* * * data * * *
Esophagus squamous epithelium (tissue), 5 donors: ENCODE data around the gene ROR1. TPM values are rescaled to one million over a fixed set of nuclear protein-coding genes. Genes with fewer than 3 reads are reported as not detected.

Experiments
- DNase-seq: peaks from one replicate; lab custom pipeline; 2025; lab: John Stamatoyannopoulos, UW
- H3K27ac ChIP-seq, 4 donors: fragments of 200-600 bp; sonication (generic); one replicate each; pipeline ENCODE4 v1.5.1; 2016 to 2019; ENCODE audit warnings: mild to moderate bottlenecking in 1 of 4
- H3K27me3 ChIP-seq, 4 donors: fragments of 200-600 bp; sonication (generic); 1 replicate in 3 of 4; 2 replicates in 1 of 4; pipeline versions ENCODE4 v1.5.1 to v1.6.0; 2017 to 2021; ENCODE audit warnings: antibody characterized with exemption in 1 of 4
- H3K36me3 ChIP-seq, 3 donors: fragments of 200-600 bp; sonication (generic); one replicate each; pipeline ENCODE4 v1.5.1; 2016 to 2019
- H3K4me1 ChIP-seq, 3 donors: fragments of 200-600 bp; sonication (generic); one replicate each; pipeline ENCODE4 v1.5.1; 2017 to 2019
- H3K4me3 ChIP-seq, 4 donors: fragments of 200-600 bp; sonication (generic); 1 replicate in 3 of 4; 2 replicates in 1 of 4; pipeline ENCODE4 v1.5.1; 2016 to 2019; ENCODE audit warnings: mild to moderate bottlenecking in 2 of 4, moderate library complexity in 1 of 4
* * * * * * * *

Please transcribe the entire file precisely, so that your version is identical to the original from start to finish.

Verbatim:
Esophagus squamous epithelium (tissue), 5 donors: ENCODE data around the gene ROR1. TPM values are rescaled to one million over a fixed set of nuclear protein-coding genes. Genes with fewer than 3 reads are reported as not detected.

Experiments
- DNase-seq: peaks from one replicate; lab custom pipeline; 2025; lab: John Stamatoyannopoulos, UW
- H3K27ac ChIP-seq, 4 donors: fragments of 200-600 bp; sonication (generic); one replicate each; pipeline ENCODE4 v1.5.1; 2016 to 2019; ENCODE audit warnings: mild to moderate bottlenecking in 1 of 4
- H3K27me3 ChIP-seq, 4 donors: fragments of 200-600 bp; sonication (generic); 1 replicate in 3 of 4; 2 replicates in 1 of 4; pipeline versions ENCODE4 v1.5.1 to v1.6.0; 2017 to 2021; ENCODE audit warnings: antibody characterized with exemption in 1 of 4
- H3K36me3 ChIP-seq, 3 donors: fragments of 200-600 bp; sonication (generic); one replicate each; pipeline ENCODE4 v1.5.1; 2016 to 2019
- H3K4me1 ChIP-seq, 3 donors: fragments of 200-600 bp; sonication (generic); one replicate each; pipeline ENCODE4 v1.5.1; 2017 to 2019
- H3K4me3 ChIP-seq, 4 donors: fragments of 200-600 bp; sonication (generic); 1 replicate in 3 of 4; 2 replicates in 1 of 4; pipeline ENCODE4 v1.5.1; 2016 to 2019; ENCODE audit warnings: mild to moderate bottlenecking in 2 of 4, moderate library complexity in 1 of 4